We use our eyes to navigate the world around us, and we believe that what we see is real.
Years ago when I worked at the Rochester Institute of Technology, the printing department acquired an expensive new machine that could manipulate images. They digitally took a photo of the Eiffel Tower and “moved” it to locations around the world. The pictures were perfect, and it was disconcerting to see such a familiar landmark in the wrong places.
There were serious debates about using the full capacities of the machine, because of the ramifications of being able to manipulate photographs, making the unreal appear to be real. Today I can do the same thing with my smart phone, and it is a given that any photograph we see might have been altered, and probably was.
We trust our memories almost as much as we trust our eyes, but here too we are mistaken. Our memories are colored by our subsequent experiences. Memories change with the passing of time. Sometimes the memory fades, and sometimes we believe that we can remember every small detail. But when we compare our version of the same event with someone else, details change. We saw it differently; we remember it differently.
And so it is no surprise that the 12 spies who Moses sent to scout the Promised Land in this week’s Torah portion came back with different reports, even though they traveled together and supposedly saw the same sights. Ten of the scouts were frightened by what they saw, telling tales of powerful men and well-guarded cities. Two, Caleb and Joshua, argued that an invasion of the country would be successful, to which the other ten responded with exaggerations of what they had seen — suddenly instead of being powerful the men of the land were giants, and they themselves seemed like grasshoppers.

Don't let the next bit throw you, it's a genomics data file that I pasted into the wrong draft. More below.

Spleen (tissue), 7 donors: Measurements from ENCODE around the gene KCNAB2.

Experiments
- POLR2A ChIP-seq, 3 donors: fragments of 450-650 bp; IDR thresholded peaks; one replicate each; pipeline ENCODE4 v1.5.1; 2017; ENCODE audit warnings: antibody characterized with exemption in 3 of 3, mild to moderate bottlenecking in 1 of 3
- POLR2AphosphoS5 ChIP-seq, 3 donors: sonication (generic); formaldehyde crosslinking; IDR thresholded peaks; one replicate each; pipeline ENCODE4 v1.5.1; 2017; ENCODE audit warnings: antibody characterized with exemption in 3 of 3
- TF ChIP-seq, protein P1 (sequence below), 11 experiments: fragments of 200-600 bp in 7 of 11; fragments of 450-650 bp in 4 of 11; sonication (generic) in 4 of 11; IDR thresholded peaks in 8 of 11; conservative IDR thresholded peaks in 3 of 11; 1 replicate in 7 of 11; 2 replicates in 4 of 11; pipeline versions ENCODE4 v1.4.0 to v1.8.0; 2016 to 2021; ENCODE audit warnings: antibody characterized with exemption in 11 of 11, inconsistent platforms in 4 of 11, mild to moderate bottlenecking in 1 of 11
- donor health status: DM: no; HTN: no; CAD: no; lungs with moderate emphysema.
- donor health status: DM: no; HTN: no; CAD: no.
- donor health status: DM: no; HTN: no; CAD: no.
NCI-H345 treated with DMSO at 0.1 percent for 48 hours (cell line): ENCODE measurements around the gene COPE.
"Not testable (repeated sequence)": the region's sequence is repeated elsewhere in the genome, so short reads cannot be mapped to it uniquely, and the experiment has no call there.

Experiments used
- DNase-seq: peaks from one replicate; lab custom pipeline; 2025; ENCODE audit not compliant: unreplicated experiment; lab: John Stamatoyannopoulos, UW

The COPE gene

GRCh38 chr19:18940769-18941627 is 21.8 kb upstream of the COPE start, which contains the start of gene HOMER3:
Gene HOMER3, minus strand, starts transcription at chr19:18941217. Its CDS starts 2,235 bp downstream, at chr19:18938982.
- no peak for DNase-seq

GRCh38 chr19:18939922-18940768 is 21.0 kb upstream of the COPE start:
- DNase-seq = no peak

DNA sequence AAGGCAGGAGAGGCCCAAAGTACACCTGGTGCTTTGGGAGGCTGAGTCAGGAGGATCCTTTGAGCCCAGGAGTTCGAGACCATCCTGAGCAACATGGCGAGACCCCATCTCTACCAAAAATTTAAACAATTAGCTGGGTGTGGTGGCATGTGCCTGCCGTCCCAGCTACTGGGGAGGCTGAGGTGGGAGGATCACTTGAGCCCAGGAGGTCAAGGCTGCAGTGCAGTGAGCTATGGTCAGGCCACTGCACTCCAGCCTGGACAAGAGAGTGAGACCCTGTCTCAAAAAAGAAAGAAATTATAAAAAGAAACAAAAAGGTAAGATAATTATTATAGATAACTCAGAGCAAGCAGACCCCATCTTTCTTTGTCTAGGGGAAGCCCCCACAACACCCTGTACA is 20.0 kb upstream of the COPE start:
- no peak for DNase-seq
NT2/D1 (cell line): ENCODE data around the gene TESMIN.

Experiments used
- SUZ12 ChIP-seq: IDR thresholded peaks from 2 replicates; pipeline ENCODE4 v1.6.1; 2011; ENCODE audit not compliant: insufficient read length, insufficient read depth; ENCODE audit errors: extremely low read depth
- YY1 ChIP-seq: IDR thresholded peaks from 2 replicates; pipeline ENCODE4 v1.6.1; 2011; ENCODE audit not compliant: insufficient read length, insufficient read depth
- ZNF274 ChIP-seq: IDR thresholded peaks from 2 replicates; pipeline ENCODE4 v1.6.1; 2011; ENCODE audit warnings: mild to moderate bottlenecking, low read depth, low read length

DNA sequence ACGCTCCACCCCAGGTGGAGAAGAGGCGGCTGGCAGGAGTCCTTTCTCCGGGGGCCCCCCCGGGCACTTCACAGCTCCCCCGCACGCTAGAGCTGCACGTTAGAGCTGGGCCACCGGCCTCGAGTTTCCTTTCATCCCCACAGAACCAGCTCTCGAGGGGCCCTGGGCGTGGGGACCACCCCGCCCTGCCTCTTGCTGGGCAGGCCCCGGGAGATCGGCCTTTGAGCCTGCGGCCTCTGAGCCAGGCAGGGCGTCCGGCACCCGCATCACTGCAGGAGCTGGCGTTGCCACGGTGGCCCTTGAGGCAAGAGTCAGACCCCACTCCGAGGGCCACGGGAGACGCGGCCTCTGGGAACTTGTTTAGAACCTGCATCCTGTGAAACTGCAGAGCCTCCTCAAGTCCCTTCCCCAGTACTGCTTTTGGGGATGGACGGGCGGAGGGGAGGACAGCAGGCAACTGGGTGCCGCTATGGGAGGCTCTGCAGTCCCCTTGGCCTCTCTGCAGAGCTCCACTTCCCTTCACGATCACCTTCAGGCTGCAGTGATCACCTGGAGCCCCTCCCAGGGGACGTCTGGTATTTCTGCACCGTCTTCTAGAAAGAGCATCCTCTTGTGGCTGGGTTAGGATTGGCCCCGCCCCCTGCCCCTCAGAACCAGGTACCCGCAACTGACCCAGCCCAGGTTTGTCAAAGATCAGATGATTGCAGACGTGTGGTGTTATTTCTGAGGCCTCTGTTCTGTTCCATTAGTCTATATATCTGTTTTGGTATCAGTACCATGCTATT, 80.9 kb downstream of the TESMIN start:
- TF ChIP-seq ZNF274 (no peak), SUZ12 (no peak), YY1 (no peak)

But what if these conflicting messages came from within Moses himself, and not the reports of others? The Torah portion is called Sh’lach L’cha, which can be translated as “send [men] for yourself ” but could also mean “send to yourself.” Perhaps Moses was being asked to look deep inside of himself. Perhaps we are looking into the mind of someone deeply conflicted, who wants to lead his people forward but is afraid of what he might find. Perhaps the conversation between the two sets of spies is Moses arguing with himself, filled with confusion and worry about the future.
And when we hear the people crying out, “It would be better for us to go back to Egypt!” perhaps what we hear is Moses longing to return to the known, rather than face the unknown. As bad as Egypt was, as hard as being a slave could be, at least it was dependable, knowable.
When I read the story of the spies this way, I get a glimpse into the psyche of a lonely leader, a man who spoke face-to-face with God and yet could not see God’s Face.
We see our lives as straight lines, with the present a point somewhere in the middle, and the past and future stretching into the distance on either side. Looking back, we see our lives as we remember them. Looking forward, we see shifting clouds, decisions and choices, roads to be taken and roads not to be taken.
Sometimes, seeing isn’t believing. Sometimes, we need to look within, using a different kind of sight. When we must scout out within ourselves our hopes and dreams for tomorrow, using our inner vision to recognize the imagined giants that hold us back.